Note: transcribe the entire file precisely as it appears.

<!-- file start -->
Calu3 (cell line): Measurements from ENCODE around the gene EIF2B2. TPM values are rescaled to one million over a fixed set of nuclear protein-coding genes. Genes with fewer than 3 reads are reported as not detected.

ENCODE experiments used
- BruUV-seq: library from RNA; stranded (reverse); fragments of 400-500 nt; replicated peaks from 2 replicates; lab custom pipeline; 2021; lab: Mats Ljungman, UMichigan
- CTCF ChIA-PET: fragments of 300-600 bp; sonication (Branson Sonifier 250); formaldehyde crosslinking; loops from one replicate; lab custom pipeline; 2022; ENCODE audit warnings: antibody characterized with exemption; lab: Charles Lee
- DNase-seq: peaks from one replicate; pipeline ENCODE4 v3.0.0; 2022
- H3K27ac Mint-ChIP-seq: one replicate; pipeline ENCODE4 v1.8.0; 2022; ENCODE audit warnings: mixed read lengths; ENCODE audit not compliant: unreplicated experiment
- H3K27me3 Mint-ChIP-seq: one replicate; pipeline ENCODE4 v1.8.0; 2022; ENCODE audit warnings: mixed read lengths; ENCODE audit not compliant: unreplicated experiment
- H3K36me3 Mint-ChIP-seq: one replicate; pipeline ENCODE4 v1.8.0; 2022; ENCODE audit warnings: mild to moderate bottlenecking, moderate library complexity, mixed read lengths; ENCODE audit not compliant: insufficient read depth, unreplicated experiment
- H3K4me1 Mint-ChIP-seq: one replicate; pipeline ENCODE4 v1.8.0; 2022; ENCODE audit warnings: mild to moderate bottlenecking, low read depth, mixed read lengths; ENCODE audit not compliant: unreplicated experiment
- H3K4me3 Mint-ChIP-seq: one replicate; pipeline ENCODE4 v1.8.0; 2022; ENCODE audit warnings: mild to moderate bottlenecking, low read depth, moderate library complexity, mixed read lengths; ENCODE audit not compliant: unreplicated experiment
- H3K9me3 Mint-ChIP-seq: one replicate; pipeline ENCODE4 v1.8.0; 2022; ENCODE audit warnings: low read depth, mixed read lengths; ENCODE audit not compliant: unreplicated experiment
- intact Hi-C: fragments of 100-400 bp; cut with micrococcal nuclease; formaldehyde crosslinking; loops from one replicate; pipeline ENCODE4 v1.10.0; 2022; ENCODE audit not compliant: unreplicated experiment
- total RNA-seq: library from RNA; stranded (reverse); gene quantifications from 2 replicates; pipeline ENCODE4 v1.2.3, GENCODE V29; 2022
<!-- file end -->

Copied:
Calu3 (cell line): Measurements from ENCODE around the gene EIF2B2. TPM values are rescaled to one million over a fixed set of nuclear protein-coding genes. Genes with fewer than 3 reads are reported as not detected.

ENCODE experiments used
- BruUV-seq: library from RNA; stranded (reverse); fragments of 400-500 nt; replicated peaks from 2 replicates; lab custom pipeline; 2021; lab: Mats Ljungman, UMichigan
- CTCF ChIA-PET: fragments of 300-600 bp; sonication (Branson Sonifier 250); formaldehyde crosslinking; loops from one replicate; lab custom pipeline; 2022; ENCODE audit warnings: antibody characterized with exemption; lab: Charles Lee
- DNase-seq: peaks from one replicate; pipeline ENCODE4 v3.0.0; 2022
- H3K27ac Mint-ChIP-seq: one replicate; pipeline ENCODE4 v1.8.0; 2022; ENCODE audit warnings: mixed read lengths; ENCODE audit not compliant: unreplicated experiment
- H3K27me3 Mint-ChIP-seq: one replicate; pipeline ENCODE4 v1.8.0; 2022; ENCODE audit warnings: mixed read lengths; ENCODE audit not compliant: unreplicated experiment
- H3K36me3 Mint-ChIP-seq: one replicate; pipeline ENCODE4 v1.8.0; 2022; ENCODE audit warnings: mild to moderate bottlenecking, moderate library complexity, mixed read lengths; ENCODE audit not compliant: insufficient read depth, unreplicated experiment
- H3K4me1 Mint-ChIP-seq: one replicate; pipeline ENCODE4 v1.8.0; 2022; ENCODE audit warnings: mild to moderate bottlenecking, low read depth, mixed read lengths; ENCODE audit not compliant: unreplicated experiment
- H3K4me3 Mint-ChIP-seq: one replicate; pipeline ENCODE4 v1.8.0; 2022; ENCODE audit warnings: mild to moderate bottlenecking, low read depth, moderate library complexity, mixed read lengths; ENCODE audit not compliant: unreplicated experiment
- H3K9me3 Mint-ChIP-seq: one replicate; pipeline ENCODE4 v1.8.0; 2022; ENCODE audit warnings: low read depth, mixed read lengths; ENCODE audit not compliant: unreplicated experiment
- intact Hi-C: fragments of 100-400 bp; cut with micrococcal nuclease; formaldehyde crosslinking; loops from one replicate; pipeline ENCODE4 v1.10.0; 2022; ENCODE audit not compliant: unreplicated experiment
- total RNA-seq: library from RNA; stranded (reverse); gene quantifications from 2 replicates; pipeline ENCODE4 v1.2.3, GENCODE V29; 2022